A WIDOW in her nineties who lives close to an eyesore site that is the subject of council order to rid it of rats has had to cover her windows with wire mesh to keep the vermin out of her home.
Mollie Shanks spoke this week of the measures she has had to take to keep her home free of rats ahead of today’s deadline for the landowners, Inverness-based GSA Property and Business Holdings, to take action against the vermin.
Mrs Shanks, who lives near the former lemonade factory yard behind Dingwall High Street, decided to get a local joiner to do the work as a means of keeping the rats out.
The 97-year-old, who has been widowed for nearly 50 years, is fiercely independent and cares for herself.
She said: “The lemonade factory was empty when I moved in 21 years ago and it’s been a high-class hotel for rats ever since.
“A rat came in my front door so I have to make sure I keep it shut now. I got the windows done for my own safety. I thought I’d feel like a prisoner in my own home but it’s actually fine – the joiner did a good job.”
Friends visit the mother-of-seven regularly and two turned up when the Ross-shire Journal spoke to her earlier this week.
Beryl Thornhill, from Culbokie, said: “I’m worried about her, she’s my friend. That building should be put right, the rats shouldn’t be there – it should not have been left empty.”
Irene Henderson, another friend who lives in Blackwells Street in Dingwall, called for the old factory to be demolished.
“It’s an eyesore,” she said. “The rubbish bins are chock-a-block and overflowing, and that’s what’s attracting the rats.”
Mrs Shanks’s ideal solution for the site is that flats for pensioners should be built on it.
Her son Billy, a self-employed painter and decorator, contacted the Journal after seeing our front page story regarding the issue last week.
He took pictures of food waste lying on bins and described the derelict lemonade factory site as “horrendous”.
“Rats multiply better if they are well fed – it’s a feast for them,” he said.
In his view the site would be well suited to an open town square with seats and planters.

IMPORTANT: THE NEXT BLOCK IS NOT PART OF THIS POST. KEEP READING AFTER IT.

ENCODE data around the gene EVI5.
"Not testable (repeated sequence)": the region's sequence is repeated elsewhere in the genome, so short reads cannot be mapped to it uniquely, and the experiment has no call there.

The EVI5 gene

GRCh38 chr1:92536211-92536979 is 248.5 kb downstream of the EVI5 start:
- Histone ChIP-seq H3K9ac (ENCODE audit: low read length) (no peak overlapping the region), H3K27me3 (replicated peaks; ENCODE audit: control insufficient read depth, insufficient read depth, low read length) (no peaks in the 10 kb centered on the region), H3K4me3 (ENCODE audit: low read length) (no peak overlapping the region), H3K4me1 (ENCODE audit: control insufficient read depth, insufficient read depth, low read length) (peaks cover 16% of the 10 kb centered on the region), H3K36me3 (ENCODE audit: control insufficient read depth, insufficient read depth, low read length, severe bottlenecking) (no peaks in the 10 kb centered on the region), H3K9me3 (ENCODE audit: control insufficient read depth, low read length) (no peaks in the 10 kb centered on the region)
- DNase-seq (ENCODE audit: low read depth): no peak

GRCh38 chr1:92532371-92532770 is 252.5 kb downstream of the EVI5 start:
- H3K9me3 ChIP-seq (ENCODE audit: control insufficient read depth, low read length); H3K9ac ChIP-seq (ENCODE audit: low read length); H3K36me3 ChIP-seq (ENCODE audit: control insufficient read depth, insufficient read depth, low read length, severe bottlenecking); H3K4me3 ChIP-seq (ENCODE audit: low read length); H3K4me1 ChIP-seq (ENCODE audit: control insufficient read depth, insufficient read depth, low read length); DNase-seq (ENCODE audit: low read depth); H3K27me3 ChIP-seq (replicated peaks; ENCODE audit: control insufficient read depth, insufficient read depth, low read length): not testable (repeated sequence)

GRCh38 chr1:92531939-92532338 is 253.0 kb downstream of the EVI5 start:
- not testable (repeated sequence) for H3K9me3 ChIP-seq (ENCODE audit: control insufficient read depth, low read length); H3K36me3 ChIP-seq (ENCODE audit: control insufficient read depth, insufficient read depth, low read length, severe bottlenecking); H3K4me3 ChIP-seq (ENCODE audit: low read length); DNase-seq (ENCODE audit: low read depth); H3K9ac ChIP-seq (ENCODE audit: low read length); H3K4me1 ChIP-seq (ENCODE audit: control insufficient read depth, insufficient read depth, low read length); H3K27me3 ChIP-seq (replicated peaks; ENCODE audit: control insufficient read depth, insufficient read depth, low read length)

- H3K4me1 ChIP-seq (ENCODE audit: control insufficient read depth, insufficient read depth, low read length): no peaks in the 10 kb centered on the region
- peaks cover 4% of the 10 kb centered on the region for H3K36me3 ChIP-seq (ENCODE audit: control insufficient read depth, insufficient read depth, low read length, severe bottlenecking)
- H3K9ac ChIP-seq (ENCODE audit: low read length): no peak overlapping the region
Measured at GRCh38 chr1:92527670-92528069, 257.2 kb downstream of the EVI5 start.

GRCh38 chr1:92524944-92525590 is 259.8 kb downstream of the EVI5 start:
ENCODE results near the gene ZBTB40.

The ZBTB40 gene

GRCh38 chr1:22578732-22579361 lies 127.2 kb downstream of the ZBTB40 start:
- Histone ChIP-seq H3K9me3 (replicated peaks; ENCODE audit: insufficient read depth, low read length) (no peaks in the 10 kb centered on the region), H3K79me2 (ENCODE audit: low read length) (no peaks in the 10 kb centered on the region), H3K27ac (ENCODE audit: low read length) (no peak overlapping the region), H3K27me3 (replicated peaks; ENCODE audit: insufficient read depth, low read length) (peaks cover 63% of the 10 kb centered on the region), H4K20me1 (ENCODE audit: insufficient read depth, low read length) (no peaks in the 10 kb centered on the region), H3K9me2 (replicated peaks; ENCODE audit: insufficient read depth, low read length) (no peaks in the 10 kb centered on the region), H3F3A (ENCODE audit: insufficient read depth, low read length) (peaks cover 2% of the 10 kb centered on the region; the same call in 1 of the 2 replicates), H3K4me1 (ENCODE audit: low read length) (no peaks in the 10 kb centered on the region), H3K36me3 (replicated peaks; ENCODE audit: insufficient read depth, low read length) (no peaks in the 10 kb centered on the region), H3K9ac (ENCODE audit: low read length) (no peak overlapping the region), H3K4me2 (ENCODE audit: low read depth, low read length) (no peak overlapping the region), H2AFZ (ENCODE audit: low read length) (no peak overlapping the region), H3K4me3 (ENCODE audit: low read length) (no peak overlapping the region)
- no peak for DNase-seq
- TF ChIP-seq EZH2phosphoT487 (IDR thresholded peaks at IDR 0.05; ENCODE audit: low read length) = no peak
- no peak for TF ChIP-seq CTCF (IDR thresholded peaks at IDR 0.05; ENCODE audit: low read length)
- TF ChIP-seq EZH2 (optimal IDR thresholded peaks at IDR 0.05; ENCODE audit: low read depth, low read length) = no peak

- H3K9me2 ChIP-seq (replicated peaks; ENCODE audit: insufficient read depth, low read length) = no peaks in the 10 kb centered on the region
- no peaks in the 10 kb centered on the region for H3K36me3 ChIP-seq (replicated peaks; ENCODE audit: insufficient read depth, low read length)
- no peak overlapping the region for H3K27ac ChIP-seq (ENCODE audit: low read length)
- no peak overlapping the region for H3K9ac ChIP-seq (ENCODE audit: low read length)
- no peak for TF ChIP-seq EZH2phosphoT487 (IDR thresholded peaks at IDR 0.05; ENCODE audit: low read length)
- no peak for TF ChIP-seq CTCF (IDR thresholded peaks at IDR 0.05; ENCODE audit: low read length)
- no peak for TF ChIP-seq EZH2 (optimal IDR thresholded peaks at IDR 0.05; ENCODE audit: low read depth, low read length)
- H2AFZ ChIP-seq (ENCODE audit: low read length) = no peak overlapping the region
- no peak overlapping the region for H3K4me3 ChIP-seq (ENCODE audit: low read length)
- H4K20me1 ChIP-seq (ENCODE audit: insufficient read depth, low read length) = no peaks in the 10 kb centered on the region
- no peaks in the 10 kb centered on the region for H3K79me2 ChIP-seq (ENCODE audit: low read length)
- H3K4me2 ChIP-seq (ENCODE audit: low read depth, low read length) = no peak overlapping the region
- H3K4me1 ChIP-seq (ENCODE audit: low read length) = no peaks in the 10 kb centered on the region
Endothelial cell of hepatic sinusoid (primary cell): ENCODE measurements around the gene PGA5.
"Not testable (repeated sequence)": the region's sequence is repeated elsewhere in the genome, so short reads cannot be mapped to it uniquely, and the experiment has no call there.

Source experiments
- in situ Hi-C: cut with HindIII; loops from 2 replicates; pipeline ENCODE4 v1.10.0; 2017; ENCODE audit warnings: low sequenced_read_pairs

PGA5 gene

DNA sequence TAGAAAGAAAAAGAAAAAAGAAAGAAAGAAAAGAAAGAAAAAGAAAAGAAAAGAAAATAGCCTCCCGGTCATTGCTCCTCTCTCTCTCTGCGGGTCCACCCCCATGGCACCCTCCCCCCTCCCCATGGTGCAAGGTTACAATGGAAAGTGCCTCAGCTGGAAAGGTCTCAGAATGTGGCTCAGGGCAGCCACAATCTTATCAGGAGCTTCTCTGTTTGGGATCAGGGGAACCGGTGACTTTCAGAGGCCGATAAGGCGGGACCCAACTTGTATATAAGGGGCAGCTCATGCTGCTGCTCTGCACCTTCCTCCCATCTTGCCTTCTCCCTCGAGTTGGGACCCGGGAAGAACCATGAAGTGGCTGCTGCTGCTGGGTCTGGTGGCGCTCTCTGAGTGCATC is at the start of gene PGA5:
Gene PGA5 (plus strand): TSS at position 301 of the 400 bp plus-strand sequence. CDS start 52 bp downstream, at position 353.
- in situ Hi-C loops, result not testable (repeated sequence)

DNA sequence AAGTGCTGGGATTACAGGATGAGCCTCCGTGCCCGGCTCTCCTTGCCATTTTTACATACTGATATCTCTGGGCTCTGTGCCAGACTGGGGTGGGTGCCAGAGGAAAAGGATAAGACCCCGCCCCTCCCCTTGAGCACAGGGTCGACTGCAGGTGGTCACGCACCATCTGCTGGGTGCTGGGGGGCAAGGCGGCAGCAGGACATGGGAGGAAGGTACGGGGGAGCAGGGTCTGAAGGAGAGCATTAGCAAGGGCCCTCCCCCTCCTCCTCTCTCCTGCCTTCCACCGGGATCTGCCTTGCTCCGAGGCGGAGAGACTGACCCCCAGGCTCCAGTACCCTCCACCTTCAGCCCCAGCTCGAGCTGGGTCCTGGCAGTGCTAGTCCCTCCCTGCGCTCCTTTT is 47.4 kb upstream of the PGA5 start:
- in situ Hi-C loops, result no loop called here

“How good would that be?” he said, as a focal point for Dingwall, perhaps with a regular farmers’ market.
“Dingwall is a market town and we should be building on that.”
Last week the paper reported that residents had contacted councillors to complain about the rats and Highland Council’s environmental health officers had served notice on the landowner to rid the land of rats by August 4.
The story prompted a number of Facebook comments, including from Sara-Lynn Thain, who said: “Hopefully something will now be done about the unsatisfactory condition of this area.
“Highland Council must follow up on any warned sanctions for failure to meet deadlines, although how likely that is I’m not sure.
“This site, along with a few others in Dingwall – most notably the old Ferintosh Business Centre – should never have been allowed to sit this long in such an appalling condition. They are both an embarrassment to the town. The council should have acted long before now.”
A spokesman for GSA Holdings claimed the rats were coming from elsewhere onto the company’s land, but said steps had been taken to deal with the problem.
He added that once the site was clear of rats the buildings would be demolished, costing around £100,000, and a planning application made to the council for 22 flats to be built.
In response to local complaints about the buildings being empty for so long, he blamed the company’s inability to get finance from the banks to develop the site, saying: “It’s very, very tough out there, but we are slowly but surely moving forward.”
But Mrs Shanks was sceptical that anything would be done. She said she had “lost faith” in the firm after promises made in the past had not been acted on.